Competition with Charters Motivates Districts

August 12, 2013

Proponents of market-based education reform often argue that introducing charter schools and other school choice policies creates a competitive dynamic that will prompt low-performing districts to improve their practice. Rather than simply providing an alternative to neighborhood public schools for a handful of students, the theory says, school choice programs actually benefit students remaining in their neighborhood schools, too. Competition motivates districts to respond to the loss of students and the revenues students bring, producing a rising tide that, as the common metaphor suggests, lifts all boats, say Marc J. Holley, Anna J. Egalite and Martin F. Lueken of the Department of Education Reform at the University of Arkansas.

In order for this to happen, districts must first recognize the need to compete for students and then make efforts to attract those students, who now have the chance to go elsewhere.

  • Since 2007, enrollment in charter schools has jumped from 1.3 million to 2 million students, an increase of 59 percent.
  • The school choice movement is gaining momentum, but are districts responding to the competition?

When the charter movement began in the early 1990s, few students were leaving the traditional system, and district officials were not particularly threatened with the loss of revenues as students and their funding went to other providers. That reality has changed. But before they can respond in meaningful ways, district officials need to recognize the new competitive market.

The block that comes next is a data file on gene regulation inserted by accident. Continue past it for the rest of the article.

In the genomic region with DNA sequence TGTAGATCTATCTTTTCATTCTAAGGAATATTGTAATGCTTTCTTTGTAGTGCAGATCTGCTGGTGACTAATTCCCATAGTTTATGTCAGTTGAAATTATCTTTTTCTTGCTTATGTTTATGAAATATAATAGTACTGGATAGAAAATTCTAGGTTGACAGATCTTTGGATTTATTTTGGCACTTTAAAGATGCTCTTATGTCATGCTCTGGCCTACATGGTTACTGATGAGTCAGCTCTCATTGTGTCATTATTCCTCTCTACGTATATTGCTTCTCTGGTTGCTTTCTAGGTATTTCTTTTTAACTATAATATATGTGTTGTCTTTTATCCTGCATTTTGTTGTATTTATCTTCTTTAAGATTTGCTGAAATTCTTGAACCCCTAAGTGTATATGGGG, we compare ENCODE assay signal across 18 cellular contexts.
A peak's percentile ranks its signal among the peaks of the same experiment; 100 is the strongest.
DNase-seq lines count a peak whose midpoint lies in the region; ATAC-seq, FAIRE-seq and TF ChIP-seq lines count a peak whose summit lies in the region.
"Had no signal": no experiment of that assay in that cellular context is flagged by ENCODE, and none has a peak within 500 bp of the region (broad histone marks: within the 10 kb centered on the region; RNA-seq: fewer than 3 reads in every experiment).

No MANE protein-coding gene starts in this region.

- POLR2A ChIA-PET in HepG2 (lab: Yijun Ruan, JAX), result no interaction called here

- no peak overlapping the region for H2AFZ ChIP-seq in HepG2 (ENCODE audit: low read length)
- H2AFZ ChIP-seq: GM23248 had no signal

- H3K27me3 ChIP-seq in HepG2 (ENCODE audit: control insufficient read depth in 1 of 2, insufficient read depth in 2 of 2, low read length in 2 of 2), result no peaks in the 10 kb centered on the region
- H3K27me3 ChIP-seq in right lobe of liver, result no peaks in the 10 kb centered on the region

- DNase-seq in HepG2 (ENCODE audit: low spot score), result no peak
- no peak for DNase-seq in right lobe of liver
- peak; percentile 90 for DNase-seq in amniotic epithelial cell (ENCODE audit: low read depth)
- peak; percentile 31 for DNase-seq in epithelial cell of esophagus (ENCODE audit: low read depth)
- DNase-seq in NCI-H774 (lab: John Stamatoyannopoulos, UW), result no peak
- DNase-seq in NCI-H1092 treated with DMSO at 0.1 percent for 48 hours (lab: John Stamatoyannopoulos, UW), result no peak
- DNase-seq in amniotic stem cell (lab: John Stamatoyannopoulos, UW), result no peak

• In a constructive response to competition, school faculty and administrators may implement reforms that use resources more efficiently, improve the overall quality of education within the traditional public schools, and increase responsiveness to student needs.
  • If the efforts are successful, then the quality of traditional public schools will increase relative to what it would have been in the absence of competition from charter schools.

Traditional public schools are aware of the threats posed by alternative education providers, but they are analyzing the moves made by competitors and demonstrating that they may have the savvy to reflect, replicate, experiment and enter into partnerships with school choice providers. This evidence suggests that while bureaucratic change may often be slow, it may be a mistake to underestimate the capacity of these bureaucratic institutions to reform, adapt and adjust in light of changing environments.

Source: Marc J. Holley, Anna J. Egalite and Martin F. Lueken, "Competition with Charters Motivates Districts," Education Next, July 2013.

 

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